• Elissa Washuta

I reviewed Pacific Northwest writer Elissa Washuta's memoir My Body is a Book of Rules this week, but there are many gems from our interview that had to be cut for space. Here are some of the things Washuta told me about using yourself as a nonfiction subject, writing advice from David Shields, pain scales, and the new book she's working on. Washuta reads tonight at Loggernaut reading series at Ristretto Roasters, 3808 N Williams, at 7:30 pm.

Can you tell me a little about working with David Shields at the University of Washington? Did you work with him on your memoir?

I took a couple classes with him my first and second quarters of my MFA program at UW, and just talking with him completely cracked open my brain. I started thinking about prose and form in a completely new way... and my second year, I just took independent study type stuff and thesis credits and I just worked alone a lot and then eventually just came back to him and was like, hey, look at this thing I made, and he was into it and gave me a lot of really good advice on it, but I was so influenced by that first class I took with him where he introduced me and my classmates to the idea that things didn’t have to have logical transitions, basically, in prose, which just blew my mind.

And if you look at traditional memoirs, we so often expect that.

Yes... [Working with David Shields] totally changed my life. We did read some things that really were kinda on the wackier side of things, that had weird symbols in them. The Pain Scale by Eula Biss was an essay that was super influential for me in that it was a collage type piece and uses the pain scale—the thing that’s tacked up on the emergency room wall and you’re supposed to assign 0-10 for your pain—[as] the form of the essay. That was really influential to me. That’s a lot of what I brought with me into the writing of the book. I learned a lot about just how to approach things in a different way if I didn’t want to have one paragraph flowing into the next like a river or something.

Your memoir does this incredibly smart thing, where the reader gets to know the details of your experiences early on, so when they recur later—and they recur several times; the form actually takes on an element of trauma—we remember them. Was this intentional, or did it happen naturally?

It kind of happened naturally... The structure was really hard to settle upon, but one thing that I did know was that I didn’t want there to ever be a reveal of any detail... This wasn’t going to be a book in which plot was driving narrative, so the revelation of details wasn’t going to be satisfying in a suspenseful way. So what was really going to be interesting was how the narrator [was] growing or changing or dealing with things. There wasn’t really a temporal progression, but it had to be some kind of progression. So I guess I always knew that there wasn’t going to be an aha! moment, like, “Oh! Okay, so she was bipolar the whole time!”

You started out as a fiction writer, didn't you?

Yes, I was a fiction writer going into the MFA program... I don’t think I ever really cared that much about [my fiction stories]. In the first quarter of grad school, I started really writing nonfiction, because I really cared about what I was writing about. David Shields told us in class that we could write about ourselves if we wanted to. We didn’t have to have had our arms pinned under boulders or whatever in order to be the subjects of nonfiction. Everybody could write about themselves if they wanted to. We didn’t have to have done something exceptional.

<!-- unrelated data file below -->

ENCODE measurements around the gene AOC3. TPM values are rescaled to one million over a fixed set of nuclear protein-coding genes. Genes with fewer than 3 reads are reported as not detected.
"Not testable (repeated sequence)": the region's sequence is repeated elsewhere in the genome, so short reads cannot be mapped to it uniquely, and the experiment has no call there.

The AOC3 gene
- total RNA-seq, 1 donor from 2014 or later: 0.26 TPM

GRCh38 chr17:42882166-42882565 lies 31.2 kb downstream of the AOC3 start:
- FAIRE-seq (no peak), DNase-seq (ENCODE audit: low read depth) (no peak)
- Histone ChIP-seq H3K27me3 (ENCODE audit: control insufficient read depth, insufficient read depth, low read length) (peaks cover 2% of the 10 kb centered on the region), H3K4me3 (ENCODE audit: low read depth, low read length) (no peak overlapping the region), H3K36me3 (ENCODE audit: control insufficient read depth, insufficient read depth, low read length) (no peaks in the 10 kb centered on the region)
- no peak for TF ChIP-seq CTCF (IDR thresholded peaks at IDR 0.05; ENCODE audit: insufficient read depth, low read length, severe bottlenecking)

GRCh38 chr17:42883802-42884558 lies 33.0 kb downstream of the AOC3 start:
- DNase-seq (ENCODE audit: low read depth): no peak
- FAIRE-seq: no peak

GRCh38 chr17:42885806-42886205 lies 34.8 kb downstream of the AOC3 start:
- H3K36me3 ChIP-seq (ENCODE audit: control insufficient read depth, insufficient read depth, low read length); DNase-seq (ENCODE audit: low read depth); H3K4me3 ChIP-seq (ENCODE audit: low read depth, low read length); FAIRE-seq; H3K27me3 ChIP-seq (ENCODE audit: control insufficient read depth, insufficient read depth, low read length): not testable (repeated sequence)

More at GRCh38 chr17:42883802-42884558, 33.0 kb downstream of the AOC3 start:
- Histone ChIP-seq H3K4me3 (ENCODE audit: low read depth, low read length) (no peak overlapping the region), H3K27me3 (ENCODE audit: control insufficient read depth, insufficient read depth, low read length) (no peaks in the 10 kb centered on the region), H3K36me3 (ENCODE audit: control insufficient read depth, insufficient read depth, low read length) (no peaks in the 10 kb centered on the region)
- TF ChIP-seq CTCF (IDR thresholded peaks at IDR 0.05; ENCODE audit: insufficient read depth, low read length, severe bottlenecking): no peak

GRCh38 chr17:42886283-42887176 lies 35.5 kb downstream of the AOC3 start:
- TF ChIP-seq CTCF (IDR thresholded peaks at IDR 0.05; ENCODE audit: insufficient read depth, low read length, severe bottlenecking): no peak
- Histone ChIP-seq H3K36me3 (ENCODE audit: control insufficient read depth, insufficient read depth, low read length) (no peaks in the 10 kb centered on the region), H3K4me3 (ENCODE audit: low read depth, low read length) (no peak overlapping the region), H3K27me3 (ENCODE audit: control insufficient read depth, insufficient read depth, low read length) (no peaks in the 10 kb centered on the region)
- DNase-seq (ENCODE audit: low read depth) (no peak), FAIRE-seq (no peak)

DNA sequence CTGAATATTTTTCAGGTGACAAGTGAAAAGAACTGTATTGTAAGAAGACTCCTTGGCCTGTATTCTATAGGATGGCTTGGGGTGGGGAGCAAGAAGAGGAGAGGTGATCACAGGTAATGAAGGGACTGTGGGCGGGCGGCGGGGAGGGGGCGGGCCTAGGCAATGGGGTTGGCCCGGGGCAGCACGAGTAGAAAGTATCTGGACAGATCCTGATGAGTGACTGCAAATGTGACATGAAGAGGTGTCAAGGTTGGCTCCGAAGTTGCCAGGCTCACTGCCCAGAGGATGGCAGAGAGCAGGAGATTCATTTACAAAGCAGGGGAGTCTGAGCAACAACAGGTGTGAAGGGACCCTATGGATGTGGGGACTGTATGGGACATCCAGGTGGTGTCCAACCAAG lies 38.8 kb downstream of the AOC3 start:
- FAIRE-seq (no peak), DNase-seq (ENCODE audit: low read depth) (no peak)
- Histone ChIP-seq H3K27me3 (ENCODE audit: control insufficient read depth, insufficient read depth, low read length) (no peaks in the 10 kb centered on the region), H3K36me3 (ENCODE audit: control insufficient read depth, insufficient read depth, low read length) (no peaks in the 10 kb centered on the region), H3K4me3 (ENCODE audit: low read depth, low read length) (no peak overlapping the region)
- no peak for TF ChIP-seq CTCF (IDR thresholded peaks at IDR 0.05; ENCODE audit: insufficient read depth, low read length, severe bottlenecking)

I think it can be really helpful to have someone say that to you when you're a young writer.

Yes. I think when you’re just starting out it is really helpful to have someone tell you, “No, it’s okay, you can write about yourself. But it’s not about the story. It’s about how the story is told.”

In a bunch of interviews with you, people have asked why you wrote a memoir, since you’re "so young." I am not going to ask that question, for reasons that I hope are obvious, but I am curious to know how you deal with it when it comes up.

I do get that question a lot. And I think people ask that because there’s a lack of understanding about the difference between memoir and autobiography, and so sometimes I just explain the difference and talk about what a memoir is. And I try to do it in a funny way and talk about Bill Clinton’s autobiography—I think it’s like 800 pages or something—and how long it is and talk about how autobiography is something that someone writes when they’ve lived a very full life and they have a lot to write about... But memoir is a genre that has a lot of room for everybody... My feeling about memoir is that the best ones are not about some exceptional event that happened, but are just well told and well written and have an interesting focus that isn’t necessarily hinged upon the exceptional event but on the writer’s interesting perspective on it.

I wish I had that written down on a notecard.

Yeah, I probably should have it written down somewhere.

What projects are you working on now?

[An essay collection] about being Indian and living Indian every day in a world in which there are all these strange external forces that are trying to define Indianness in ways that are just sort of vulgar... There’s a lot of external pressure against Indian identity, trying to define what we look like, what our spiritual practices look like, who we are... and if we get upset about it and say that we don’t want to be defined that way, we’re up against a lot to try to change things.